UPDATE 6/12/2020:

We’re resuming the Northville-Placid Trail Challenge on June 12! With all ten regions of New York State officially in phases of Governor Cuomo’s “New York Forward” reopening plan, guidelines set in place by “New York on PAUSE”—the governor’s stay at home order—have been lifted. All thru-hike completions on the Northville-Placid Trail completed on or after this date will count towards the patches the challenge award.

As a proud partner in the #RecreateResponsibly coalition, which consists of over 100 outdoor organizations nationwide, ADK is committed to providing outdoor enthusiasts with the tools to safely enjoy the outdoors during the coronavirus pandemic. Before you head out to enjoy ADK’s hiking challenges, please consider these six #RecreateResponsibly points:

1. Know Before You Go – check the status of the place you want to visit. If it is closed, don’t go. If it’s crowded, have a Plan B.

2. Plan Ahead – Prepare for facilities to be closed, pack lunch and bring essentials like hand sanitizer and a face covering.

3. Practice Physical Distancing – Adventure only with your immediate household. Be prepared to cover your nose and mouth and give others space. If you are sick, stay home.

4. Play It Safe – Slow down and choose lower-risk activities to reduce your risk of injury. Search and rescue operations and health care resources are both strained.

5. Stay Close to Home – This is not the time to travel long distances to recreate. Most places are only open for day use.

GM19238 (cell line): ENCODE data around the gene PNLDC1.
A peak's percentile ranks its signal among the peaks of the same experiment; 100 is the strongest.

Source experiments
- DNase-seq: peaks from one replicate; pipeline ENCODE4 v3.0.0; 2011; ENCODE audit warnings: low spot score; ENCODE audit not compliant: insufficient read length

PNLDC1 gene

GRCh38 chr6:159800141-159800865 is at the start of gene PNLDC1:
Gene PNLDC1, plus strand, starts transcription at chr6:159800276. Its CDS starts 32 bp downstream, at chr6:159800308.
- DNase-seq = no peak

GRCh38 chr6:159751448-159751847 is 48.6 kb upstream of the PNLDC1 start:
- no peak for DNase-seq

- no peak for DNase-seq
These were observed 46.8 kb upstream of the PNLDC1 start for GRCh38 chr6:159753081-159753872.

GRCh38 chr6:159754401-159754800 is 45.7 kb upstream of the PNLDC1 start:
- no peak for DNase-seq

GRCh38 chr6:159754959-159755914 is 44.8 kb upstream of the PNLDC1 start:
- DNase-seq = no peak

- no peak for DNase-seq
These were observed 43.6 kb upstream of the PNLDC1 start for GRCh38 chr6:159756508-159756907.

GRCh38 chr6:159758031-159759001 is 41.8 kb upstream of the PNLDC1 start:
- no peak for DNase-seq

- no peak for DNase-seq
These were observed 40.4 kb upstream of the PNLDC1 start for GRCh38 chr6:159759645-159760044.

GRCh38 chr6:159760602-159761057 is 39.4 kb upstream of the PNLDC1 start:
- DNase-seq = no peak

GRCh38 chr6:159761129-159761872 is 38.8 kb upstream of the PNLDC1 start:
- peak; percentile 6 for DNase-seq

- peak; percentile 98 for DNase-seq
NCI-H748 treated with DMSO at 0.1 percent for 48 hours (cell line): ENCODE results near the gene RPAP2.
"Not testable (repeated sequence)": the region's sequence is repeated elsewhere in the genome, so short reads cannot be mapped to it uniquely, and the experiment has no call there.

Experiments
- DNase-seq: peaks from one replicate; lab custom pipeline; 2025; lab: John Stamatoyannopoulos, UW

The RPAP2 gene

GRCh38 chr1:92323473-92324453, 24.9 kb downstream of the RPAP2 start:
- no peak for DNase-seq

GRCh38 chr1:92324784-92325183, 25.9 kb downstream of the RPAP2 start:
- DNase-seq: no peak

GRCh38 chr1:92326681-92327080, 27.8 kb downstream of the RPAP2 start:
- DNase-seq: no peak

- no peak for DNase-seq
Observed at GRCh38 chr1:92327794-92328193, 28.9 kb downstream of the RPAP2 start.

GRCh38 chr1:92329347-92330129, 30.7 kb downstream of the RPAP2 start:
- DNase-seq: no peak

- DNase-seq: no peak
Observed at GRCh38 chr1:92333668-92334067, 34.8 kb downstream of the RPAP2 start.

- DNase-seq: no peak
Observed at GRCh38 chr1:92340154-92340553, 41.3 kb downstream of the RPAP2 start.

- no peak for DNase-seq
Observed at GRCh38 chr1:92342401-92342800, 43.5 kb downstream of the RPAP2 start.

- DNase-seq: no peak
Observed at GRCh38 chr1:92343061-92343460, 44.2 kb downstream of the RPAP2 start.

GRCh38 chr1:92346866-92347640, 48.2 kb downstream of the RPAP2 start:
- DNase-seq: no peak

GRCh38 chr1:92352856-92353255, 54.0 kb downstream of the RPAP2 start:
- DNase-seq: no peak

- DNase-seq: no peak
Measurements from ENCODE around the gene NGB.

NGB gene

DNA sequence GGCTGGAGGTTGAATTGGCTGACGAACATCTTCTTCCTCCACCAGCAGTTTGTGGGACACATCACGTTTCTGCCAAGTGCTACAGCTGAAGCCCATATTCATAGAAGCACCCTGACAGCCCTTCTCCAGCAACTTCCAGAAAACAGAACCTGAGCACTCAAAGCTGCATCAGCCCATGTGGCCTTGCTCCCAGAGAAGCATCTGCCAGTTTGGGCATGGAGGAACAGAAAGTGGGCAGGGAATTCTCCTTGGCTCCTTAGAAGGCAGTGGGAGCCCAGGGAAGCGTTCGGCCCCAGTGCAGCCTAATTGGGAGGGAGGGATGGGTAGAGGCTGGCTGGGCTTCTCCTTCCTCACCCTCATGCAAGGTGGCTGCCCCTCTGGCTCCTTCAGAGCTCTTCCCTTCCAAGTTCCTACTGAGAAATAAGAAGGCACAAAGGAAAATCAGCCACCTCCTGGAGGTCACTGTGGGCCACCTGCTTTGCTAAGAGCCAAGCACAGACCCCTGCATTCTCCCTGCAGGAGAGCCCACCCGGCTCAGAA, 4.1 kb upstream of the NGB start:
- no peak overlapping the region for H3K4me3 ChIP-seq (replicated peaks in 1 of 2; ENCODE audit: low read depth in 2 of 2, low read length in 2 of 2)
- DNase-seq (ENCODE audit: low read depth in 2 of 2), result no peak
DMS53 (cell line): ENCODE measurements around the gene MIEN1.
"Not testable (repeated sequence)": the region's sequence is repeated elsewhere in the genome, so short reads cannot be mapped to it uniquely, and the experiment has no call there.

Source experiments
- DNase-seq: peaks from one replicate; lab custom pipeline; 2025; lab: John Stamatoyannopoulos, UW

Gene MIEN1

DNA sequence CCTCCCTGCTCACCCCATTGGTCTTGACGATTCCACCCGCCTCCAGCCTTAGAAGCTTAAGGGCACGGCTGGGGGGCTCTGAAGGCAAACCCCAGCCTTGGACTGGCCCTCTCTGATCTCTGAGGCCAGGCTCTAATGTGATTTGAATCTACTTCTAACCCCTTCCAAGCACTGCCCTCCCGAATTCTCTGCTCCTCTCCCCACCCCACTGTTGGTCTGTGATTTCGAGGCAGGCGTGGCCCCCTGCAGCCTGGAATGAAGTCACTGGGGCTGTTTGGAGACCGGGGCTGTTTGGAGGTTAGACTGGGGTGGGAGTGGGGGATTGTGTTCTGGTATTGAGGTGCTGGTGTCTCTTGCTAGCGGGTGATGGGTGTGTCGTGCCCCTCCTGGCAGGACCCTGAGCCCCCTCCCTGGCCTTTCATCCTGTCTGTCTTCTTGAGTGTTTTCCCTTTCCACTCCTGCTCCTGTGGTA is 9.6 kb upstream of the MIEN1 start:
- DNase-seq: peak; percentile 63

6. Leave No Trace – Respect public lands and communities and take all garbage with you.

In addition to these points provided by the coalition, there are additional points to consider when approaching a long thru-hike like the Northville-Placid Trail. “The Northville-Placid Trail travels through some of the most remote parts of the Adirondack Park and takes most thru-hikers 10-14 days to complete. If you or a member of your party becomes ill, an emergency medical response might take many hours to reach your location,” said Dustin Wright, Chapter Chair, ADK Schenectady Chapter. “Those hiking the Northville-Placid Trail should come prepared with extra sanitation methods, including hand sanitizer and soap, face masks, and a method for reaching emergency personnel that work in areas without cell service, such as a Spot beacon.”


One of the most interesting and perhaps least known features of the Adirondack Mountains is the 135-mile continuous wilderness footpath, the trail from Northville to Lake Placid. It is not new, having been cut in 1922 by the Adirondack Mountain Club. Today, it is maintained by the New York State Department of Environmental Conservation (DEC) and the NPT Chapter of ADK. ADK promotes use of this trail to help take foot traffic off the trails in the High Peaks to the north.

Since 1970, the Schenectady Chapter of ADK has offered an award patch to those who complete the entire Northville-Placid Trail, either as one end-to-end trip, or by section. The patch is offered to both ADK members and non-members alike. You may apply for the award patch by completing a “Record of Trip” (available as a PDF or a Word File. ) and mailing it with $5.00 to:

Schenectady Chapter Adirondack Mountain Club
Attn: NP Trail Chair
PO Box 733
Schenectady, NY 12301-0733

About the NPT

The Northville-Placid Trail is now 135 miles long. The trail begins at Waterfront Park in the village of Northville, continues 3.5 miles across the bridge to the west side of Sacandaga Reservoir, along Collins-Gifford Valley Road, and then 8.6 miles on a trail through the Shaker Mountain Wild Forest. After reaching Benson Road, the trail continues 7.3 miles through the Silver Lake Wilderness. Additionally, further north, there are 7.6 miles of trail through the Blue Ridge Wilderness. This new section of trail is included in the National Geographic Trails Illustrated Topographic Map. A new edition of the Northville-Placid Trail Guide Book was released in 2017.